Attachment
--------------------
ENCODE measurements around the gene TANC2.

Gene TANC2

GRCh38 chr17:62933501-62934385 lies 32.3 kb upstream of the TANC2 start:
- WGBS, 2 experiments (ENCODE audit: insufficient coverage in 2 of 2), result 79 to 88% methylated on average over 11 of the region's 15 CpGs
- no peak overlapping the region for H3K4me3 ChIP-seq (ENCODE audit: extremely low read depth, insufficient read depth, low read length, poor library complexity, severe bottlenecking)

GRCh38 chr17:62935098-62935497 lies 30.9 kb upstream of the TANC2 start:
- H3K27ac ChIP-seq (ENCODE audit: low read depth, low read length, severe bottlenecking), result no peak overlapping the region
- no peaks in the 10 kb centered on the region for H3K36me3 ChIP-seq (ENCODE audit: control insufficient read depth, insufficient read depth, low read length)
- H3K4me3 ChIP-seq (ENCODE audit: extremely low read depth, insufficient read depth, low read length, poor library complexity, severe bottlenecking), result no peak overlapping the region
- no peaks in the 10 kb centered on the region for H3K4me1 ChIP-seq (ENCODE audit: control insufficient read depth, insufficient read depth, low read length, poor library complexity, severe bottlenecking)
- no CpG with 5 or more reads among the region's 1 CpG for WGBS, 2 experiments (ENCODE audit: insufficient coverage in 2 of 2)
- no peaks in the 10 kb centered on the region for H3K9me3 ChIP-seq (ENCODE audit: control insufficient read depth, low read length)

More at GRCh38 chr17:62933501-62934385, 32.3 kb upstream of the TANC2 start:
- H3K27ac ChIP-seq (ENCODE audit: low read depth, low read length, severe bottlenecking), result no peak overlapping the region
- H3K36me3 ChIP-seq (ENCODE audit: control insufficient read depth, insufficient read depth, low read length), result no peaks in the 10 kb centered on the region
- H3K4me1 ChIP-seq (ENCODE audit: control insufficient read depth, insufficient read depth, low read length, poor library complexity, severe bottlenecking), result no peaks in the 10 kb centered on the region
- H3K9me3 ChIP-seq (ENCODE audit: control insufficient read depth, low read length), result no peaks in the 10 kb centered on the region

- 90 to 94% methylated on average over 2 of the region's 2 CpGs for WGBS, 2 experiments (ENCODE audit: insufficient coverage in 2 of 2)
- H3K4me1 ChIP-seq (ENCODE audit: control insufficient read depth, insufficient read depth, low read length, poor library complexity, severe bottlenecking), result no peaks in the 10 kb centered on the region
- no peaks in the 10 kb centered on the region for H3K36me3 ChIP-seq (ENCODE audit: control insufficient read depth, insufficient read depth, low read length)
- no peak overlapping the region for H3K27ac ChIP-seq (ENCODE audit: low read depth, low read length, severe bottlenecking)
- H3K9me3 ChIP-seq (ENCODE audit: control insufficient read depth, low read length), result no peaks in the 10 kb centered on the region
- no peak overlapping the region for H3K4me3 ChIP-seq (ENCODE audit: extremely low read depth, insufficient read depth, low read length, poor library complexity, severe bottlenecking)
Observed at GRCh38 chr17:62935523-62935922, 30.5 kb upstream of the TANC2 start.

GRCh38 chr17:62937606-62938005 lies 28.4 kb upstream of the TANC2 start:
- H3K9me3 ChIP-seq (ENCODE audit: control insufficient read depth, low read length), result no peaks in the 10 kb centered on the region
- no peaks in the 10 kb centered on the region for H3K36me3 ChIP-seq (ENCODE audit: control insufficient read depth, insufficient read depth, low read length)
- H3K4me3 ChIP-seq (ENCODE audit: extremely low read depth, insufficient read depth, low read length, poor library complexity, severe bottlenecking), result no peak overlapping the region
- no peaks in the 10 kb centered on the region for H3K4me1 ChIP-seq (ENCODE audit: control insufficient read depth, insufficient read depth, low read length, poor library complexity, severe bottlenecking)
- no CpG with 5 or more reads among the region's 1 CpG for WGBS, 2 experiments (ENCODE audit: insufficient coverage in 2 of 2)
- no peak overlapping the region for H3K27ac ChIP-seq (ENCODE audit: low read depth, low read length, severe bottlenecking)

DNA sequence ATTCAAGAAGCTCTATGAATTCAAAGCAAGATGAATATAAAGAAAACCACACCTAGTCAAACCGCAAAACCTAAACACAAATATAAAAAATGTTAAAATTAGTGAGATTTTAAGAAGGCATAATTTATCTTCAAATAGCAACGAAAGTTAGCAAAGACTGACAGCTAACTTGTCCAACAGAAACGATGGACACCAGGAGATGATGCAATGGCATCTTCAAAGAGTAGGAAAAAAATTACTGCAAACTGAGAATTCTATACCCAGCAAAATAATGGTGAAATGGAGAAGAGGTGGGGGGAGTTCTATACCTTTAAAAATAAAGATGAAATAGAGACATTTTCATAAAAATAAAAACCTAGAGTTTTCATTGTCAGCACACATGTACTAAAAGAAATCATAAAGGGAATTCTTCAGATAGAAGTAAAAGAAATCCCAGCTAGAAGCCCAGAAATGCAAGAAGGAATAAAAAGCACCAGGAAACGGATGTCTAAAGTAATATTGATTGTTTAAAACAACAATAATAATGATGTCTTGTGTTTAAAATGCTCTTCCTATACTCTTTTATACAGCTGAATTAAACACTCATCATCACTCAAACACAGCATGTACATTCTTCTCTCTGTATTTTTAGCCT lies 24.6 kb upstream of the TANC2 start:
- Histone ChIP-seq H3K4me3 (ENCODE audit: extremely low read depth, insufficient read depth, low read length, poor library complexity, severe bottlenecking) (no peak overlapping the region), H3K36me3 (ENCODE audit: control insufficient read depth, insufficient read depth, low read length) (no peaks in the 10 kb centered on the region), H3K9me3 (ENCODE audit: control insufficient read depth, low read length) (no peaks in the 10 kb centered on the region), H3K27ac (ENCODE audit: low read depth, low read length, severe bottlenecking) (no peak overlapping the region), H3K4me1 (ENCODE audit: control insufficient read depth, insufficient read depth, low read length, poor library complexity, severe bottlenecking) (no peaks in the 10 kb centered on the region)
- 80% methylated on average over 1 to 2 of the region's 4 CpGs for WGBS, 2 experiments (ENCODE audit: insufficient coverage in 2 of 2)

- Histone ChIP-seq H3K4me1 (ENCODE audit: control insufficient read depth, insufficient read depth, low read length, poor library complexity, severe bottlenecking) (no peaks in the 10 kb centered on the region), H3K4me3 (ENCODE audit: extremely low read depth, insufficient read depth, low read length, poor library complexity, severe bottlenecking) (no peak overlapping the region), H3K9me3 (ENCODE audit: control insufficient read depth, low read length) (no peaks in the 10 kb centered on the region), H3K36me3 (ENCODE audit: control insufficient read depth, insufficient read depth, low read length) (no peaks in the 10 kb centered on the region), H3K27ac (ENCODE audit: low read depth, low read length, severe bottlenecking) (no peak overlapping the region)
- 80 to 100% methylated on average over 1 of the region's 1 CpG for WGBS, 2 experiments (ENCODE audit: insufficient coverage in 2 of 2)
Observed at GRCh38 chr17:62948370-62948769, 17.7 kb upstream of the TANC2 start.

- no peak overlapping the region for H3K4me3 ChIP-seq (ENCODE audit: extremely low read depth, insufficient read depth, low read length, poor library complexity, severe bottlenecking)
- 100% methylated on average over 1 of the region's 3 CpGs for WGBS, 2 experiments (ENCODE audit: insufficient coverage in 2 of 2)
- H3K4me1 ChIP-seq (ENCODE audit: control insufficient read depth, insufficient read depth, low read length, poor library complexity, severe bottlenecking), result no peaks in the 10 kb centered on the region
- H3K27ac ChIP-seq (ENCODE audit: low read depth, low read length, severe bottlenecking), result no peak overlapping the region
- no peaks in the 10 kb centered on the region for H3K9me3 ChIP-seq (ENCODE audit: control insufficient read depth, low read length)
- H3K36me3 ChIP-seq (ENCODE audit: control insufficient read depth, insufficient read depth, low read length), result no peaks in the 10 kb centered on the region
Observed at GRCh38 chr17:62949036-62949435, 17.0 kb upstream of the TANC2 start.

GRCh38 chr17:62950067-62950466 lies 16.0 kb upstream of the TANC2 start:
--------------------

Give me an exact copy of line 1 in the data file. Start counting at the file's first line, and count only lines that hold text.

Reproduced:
ENCODE measurements around the gene TANC2.